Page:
• Welcome to BirdForum, the internet's largest birding community with thousands of members from all over the world. The forums are dedicated to wild birds, birding, binoculars and equipment and all that goes with it.

    Please register for an account to take part in the discussions in the forum, post your pictures in the gallery and more.
ZEISS DTI thermal imaging cameras. For more discoveries at night, and during the day.

Carrion Crow - BirdForum Opus

(Redirected from Corvus corone)

Alternative names: Common Crow; Eurasian Crow; Oriental Crow (C. c. orientalis)

Nominate race C. c. corone, adult
Photo © by G6 UXU
Entwistle Reservoir, Lancashire, UK, 3 February 2014
Corvus corone
Subspecies C. c. orientalis, adult
Photo © by Alok Tewari
Gulmarg, Altitude 2650 meters (8694 feet), Jammu & Kashmir, India, 28 June 2011


48-54cm. A compact crow:

  • All black plumage with a green or purple sheen
  • Dark brown iris
  • Black, stout bill
  • Legs dark grey to black

Sexes similar, juveniles with duller plumage and pink gape when bill open. Hybrids between Carrion Crow and Hooded Crow occur regularly in a narrow band where their ranges meet.

Photo © by RichUK
UK, 11 August 2004

Similar species

May be confused with young Rook. The shape of head and the flight are quite different. Large-billed Crow has steeper forehead, more dome-shaped crown, and more rounded tail.


Most of western Europe and a disjunct population (perhaps a separate species) in central and eastern parts of northern Asia.
Common or abundant in most of its range despite persecution by gamekeepers and farmers.


Was formerly considered conspecific with Hooded Crow, which occupies central Eurasia inbetween the two subspecies of Carrion Crow. Precise relationship between the three taxa not yet settled, and possible that either Hooded may be re-lumped, or C. c. orientalis split as a third full species.

Photo © by David Palmer
Dartmoor, Devon, UK, 14 February 2010


Two subspecies accepted1:

  • C. c. corone - Western Europe (except Ireland and north-western Scotland)
  • C. c. orientalis - North-eastern Iran to northern China, Korea and Japan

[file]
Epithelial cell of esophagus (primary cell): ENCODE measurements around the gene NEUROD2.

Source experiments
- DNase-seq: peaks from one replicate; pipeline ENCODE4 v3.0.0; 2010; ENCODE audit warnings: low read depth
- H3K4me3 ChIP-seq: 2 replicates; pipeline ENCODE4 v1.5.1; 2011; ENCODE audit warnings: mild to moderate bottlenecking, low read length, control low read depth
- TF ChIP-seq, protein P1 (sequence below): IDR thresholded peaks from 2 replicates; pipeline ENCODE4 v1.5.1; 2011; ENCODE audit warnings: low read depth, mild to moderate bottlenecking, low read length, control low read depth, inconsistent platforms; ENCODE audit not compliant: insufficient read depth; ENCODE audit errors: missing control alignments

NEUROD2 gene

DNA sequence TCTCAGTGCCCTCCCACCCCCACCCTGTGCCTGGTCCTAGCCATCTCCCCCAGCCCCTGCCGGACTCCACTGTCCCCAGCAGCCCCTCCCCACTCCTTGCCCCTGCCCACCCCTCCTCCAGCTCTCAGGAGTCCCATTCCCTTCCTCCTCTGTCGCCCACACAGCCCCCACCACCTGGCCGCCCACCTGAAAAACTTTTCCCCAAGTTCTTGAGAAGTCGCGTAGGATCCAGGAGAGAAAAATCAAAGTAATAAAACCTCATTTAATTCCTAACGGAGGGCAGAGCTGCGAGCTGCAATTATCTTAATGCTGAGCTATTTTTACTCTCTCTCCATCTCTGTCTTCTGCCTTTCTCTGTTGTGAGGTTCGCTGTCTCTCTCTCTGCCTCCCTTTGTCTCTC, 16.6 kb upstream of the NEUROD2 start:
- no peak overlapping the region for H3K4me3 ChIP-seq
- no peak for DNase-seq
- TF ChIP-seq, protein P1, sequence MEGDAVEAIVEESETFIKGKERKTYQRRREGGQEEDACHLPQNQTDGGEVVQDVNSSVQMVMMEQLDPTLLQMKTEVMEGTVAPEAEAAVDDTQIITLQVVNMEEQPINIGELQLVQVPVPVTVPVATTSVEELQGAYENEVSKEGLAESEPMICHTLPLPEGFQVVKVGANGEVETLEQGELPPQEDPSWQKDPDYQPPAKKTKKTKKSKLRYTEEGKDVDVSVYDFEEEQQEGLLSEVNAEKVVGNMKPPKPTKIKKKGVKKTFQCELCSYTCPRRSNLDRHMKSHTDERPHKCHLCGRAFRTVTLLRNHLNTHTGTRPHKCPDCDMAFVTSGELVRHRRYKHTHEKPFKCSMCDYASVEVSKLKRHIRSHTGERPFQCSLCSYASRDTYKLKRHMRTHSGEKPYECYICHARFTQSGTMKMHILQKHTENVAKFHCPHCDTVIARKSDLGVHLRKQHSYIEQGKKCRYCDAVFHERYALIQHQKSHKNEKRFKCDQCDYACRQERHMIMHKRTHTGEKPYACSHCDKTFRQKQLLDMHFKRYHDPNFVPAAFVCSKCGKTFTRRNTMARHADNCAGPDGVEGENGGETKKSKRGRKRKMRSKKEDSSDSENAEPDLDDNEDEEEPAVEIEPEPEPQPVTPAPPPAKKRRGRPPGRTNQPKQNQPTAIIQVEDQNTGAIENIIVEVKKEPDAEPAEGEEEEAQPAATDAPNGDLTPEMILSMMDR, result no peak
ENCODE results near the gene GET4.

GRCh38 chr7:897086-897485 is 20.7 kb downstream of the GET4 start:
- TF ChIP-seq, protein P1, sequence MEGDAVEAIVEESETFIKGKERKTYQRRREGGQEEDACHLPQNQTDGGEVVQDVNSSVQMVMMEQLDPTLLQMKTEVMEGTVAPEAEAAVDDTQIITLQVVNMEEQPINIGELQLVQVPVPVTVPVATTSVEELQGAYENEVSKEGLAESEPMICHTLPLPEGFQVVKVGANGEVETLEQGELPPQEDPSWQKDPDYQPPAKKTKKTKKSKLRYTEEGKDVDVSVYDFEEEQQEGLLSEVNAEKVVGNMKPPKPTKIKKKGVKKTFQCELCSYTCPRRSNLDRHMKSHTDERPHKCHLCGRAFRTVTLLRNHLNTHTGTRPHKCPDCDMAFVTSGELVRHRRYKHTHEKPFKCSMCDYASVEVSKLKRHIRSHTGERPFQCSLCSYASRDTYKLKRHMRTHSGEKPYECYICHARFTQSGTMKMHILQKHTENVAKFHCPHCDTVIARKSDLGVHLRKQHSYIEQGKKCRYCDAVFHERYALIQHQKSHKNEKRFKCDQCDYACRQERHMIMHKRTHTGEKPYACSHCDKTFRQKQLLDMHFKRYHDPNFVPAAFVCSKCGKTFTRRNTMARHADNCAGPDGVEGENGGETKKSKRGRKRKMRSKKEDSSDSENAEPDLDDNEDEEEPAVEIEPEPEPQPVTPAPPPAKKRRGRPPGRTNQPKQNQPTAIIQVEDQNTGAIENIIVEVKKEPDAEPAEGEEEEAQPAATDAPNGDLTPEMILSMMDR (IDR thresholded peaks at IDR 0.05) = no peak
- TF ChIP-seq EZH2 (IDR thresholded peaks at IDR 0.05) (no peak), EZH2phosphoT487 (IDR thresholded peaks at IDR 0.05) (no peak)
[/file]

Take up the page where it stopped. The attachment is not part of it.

Found almost anywhere from coast to moorland, even city centres and intensively farmed land.3


Ingenious adaption to urban environments and intelligent. Can be observed sitting on top of traffic lights and dropping hard-shelled nuts onto the streets below so to make use of the crushing effects of traffic; and will wait to retrieve the contents at a 'red' signal.


A Carrion Crow catching a fish
Photo © by BrianWH
Carsington Water, Derbyshire, 10 March 2015

The diet includes carrion, insects, worms, seeds, fruit and scraps.

Has been observed taking a live fish out of the water. Extra pictures and discussion[2].


Breeding season generally in northern spring. A pair often stays together over several years and throughout the year. Usually a solitary nester. The large nest is built by both sexes and is made out of sticks. It's usually placed high in a tall tree. Nests on buildings, electricity pylons or cliffs are also known. Lays four eggs. The chicks leave the nest after 32 days.

In some parts of the range Great Spotted Cuckoo may parasitise the nest.



  1. Clements, J. F., T. S. Schulenberg, M. J. Iliff, D. Roberson, T. A. Fredericks, B. L. Sullivan, and C. L. Wood. 2018. The eBird/Clements checklist of birds of the world: v2018. Downloaded from http://www.birds.cornell.edu/clementschecklist/download/
  2. Parkin, D. T., Collison, M., Helbig, A., Knox, A. G., & Sangster, G. (2003). The taxonomic status of Carrion and Hooded Crows. British Birds 96 (6): 274–290.
  3. RSPB
  4. Del Hoyo, J, A Elliott, and D Christie, eds. 2009. Handbook of the Birds of the World. Volume 14: Bush-shrikes to Old World Sparrows. Barcelona: Lynx Edicions. ISBN 978-8496553507

Recommended Citation

External Links

GSearch checked for 2020 platform.

Threads about taxonomy of Hooded and Carrion Crow:

  1. [1] and [2]
  2. Thread discussing a Crow catching a fish